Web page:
Professor of Comparative Literature and Program in Critical Theory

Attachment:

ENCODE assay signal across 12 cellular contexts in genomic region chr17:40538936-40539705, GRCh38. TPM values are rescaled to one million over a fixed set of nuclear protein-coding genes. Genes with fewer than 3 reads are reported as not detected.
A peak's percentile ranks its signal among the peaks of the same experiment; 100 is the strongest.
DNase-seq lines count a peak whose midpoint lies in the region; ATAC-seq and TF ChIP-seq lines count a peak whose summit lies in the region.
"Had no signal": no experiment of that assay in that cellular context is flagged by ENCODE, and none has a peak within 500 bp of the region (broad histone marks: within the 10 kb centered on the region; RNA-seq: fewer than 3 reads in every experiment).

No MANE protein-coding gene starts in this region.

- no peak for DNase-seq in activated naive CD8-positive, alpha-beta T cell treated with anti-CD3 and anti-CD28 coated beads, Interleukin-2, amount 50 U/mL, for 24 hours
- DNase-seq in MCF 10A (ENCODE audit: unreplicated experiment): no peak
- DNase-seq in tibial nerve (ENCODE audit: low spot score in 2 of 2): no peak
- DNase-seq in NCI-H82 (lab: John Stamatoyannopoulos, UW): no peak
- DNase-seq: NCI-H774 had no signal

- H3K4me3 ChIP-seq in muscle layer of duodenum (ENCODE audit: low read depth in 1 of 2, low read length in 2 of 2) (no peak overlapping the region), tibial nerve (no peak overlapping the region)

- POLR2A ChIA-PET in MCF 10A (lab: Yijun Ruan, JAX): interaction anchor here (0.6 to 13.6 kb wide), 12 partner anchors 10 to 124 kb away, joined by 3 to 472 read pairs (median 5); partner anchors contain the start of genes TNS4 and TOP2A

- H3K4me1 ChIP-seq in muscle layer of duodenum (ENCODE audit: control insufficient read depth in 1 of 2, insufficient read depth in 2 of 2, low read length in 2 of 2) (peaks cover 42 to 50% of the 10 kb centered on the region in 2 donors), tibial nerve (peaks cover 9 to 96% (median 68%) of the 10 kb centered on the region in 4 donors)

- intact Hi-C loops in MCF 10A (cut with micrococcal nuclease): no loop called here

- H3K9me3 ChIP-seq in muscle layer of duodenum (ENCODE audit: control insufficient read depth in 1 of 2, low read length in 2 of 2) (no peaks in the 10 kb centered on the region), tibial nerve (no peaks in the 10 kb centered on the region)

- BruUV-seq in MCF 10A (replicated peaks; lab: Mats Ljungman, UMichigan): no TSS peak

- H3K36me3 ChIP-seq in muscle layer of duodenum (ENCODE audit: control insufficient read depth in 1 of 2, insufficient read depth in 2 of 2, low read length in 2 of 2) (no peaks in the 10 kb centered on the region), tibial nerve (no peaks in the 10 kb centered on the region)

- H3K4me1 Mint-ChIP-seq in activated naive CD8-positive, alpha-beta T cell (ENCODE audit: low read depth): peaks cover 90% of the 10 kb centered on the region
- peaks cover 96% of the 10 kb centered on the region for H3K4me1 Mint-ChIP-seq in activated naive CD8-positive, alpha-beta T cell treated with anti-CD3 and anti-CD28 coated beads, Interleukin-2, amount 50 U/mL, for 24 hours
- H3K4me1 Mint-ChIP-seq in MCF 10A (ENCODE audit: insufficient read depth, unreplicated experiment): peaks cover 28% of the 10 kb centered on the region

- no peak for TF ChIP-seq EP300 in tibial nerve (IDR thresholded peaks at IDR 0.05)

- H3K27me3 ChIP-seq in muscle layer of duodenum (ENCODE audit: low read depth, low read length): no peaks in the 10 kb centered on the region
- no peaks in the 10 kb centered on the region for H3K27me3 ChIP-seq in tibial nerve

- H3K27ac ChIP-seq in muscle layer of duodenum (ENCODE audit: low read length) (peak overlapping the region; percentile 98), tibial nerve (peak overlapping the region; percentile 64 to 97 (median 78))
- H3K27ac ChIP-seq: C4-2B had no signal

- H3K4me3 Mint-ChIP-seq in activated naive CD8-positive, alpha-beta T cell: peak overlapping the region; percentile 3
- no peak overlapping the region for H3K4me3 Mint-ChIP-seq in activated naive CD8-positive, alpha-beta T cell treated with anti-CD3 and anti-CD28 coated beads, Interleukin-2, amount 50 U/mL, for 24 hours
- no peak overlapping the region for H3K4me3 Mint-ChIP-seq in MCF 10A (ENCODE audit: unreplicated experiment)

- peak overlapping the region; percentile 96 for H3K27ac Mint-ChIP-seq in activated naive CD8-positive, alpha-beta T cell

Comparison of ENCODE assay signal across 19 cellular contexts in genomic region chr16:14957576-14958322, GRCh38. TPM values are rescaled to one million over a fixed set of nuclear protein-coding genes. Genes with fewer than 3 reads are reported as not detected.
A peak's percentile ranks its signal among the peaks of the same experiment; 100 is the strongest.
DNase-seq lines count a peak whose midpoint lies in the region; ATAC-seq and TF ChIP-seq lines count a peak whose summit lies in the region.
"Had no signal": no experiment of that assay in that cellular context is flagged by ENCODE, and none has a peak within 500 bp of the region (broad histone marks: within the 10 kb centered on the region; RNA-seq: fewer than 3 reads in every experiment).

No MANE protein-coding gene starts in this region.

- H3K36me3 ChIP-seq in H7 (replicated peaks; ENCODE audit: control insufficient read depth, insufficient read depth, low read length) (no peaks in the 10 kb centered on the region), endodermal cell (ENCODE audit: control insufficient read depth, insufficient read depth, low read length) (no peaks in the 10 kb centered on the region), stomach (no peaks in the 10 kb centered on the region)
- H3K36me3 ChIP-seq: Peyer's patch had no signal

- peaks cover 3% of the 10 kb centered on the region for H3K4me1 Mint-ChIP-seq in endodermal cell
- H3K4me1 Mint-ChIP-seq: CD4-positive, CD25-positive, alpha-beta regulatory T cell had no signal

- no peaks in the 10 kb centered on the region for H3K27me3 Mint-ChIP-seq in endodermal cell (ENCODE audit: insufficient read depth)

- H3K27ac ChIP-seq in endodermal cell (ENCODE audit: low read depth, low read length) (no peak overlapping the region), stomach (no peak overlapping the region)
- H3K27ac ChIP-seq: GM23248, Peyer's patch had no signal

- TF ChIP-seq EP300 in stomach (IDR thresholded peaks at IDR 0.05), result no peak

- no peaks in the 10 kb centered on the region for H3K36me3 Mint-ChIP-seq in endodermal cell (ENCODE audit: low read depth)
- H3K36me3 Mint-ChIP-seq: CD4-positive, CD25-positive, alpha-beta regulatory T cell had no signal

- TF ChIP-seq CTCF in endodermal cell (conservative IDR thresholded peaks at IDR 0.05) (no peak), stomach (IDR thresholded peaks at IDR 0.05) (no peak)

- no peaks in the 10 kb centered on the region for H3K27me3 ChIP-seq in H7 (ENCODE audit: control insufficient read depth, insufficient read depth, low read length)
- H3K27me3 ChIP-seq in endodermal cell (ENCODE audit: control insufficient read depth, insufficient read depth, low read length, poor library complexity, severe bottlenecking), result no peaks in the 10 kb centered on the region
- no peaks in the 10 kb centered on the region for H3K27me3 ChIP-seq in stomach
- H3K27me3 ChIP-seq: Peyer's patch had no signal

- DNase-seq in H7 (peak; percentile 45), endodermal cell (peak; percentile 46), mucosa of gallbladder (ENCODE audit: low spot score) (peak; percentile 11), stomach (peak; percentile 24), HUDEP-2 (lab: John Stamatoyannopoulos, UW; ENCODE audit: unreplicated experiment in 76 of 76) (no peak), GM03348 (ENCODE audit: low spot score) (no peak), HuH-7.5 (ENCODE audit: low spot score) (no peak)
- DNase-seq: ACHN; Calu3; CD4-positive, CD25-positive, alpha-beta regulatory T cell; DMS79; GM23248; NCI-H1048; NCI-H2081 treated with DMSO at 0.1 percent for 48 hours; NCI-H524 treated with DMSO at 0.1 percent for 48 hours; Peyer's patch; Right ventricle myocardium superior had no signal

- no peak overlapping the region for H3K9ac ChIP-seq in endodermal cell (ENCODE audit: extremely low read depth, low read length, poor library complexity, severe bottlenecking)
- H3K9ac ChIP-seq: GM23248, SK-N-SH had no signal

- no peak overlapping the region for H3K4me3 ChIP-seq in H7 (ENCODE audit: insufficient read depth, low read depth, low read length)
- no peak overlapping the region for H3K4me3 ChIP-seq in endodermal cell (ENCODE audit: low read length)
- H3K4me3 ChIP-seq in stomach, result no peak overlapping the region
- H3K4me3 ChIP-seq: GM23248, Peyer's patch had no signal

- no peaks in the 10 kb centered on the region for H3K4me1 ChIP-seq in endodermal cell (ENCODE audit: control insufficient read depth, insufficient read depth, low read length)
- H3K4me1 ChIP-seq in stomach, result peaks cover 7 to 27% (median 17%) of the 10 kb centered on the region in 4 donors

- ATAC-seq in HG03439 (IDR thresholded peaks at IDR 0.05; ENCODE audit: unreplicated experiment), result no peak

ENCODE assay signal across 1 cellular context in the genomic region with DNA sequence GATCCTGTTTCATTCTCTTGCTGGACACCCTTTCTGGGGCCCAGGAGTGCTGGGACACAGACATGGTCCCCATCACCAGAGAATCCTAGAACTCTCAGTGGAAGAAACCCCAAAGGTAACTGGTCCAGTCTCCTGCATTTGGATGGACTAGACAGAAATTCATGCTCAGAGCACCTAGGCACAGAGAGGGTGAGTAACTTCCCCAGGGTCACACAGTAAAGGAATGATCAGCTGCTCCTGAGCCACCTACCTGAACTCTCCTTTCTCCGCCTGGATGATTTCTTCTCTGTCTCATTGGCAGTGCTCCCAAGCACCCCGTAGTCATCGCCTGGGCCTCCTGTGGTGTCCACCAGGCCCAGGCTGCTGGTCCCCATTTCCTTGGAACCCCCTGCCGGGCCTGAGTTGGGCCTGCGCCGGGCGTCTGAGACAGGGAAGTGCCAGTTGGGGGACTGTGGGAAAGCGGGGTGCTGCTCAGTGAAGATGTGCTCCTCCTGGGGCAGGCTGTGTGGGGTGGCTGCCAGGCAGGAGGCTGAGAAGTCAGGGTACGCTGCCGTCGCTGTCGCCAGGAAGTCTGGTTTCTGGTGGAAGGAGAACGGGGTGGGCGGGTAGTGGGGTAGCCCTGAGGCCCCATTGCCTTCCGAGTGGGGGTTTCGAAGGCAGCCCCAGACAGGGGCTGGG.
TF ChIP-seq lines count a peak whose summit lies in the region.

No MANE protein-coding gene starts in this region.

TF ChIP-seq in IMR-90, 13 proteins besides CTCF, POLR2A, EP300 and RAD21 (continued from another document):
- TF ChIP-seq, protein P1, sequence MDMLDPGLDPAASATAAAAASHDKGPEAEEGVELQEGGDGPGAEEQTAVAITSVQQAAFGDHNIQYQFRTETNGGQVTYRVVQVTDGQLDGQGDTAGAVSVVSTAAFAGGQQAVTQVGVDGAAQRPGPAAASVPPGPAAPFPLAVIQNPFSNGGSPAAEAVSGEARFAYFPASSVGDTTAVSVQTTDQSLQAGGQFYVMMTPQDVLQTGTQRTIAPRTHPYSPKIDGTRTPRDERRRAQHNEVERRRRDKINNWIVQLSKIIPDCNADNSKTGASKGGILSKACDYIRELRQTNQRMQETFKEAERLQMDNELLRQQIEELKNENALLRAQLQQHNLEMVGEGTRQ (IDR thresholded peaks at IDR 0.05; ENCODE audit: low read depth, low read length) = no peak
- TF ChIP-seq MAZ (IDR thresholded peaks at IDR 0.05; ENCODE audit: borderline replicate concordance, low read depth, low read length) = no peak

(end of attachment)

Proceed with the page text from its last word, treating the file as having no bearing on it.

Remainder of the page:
Judith Butler is Maxine Elliot Professor in the Department of Comparative Literature and the Program of Critical Theory at the University of California, Berkeley. Her research focuses on critical theory, gender and sexuality studies, comparative literature, 19th and 20th century continental philosophy, social and political thought, philosophy and literature. Butler is the author of several books: Subjects of Desire: Hegelian Reflections in Twentieth-Century France (1987), Gender Trouble: Feminism and the Subversion of Identity (1990), Bodies That Matter: On the Discursive Limits of “Sex” (1993), The Psychic Life of Power: Theories of Subjection (1997), Excitable Speech (1997), Antigone’s Claim: Kinship Between Life and Death (2000), Precarious Life: Powers of Violence and Mourning (2004), Undoing Gender (2004), Who Sings the Nation-State?: Language, Politics, Belonging (with Gayatri Spivak in 2008), Frames of War: When Is Life Grievable? (2009), Is Critique Secular? (co-written with Talal Asad, Wendy Brown, and Saba Mahmood, 2009) and Sois Mon Corps (2011), co-authored with Catherine Malabou. Her most recent books include: Parting Ways: Jewishness and the Critique of Zionism (2012), Dispossession: The Performative in the Political (co-authored with Athena Athanasiou 2013), Senses of the Subject, and Notes Toward a Performative Theory of Assembly (2015). In 2016, she published a co-edited volume, Vulnerability in Resistance, with Duke University Press. Her books have been translated into more than twenty languages.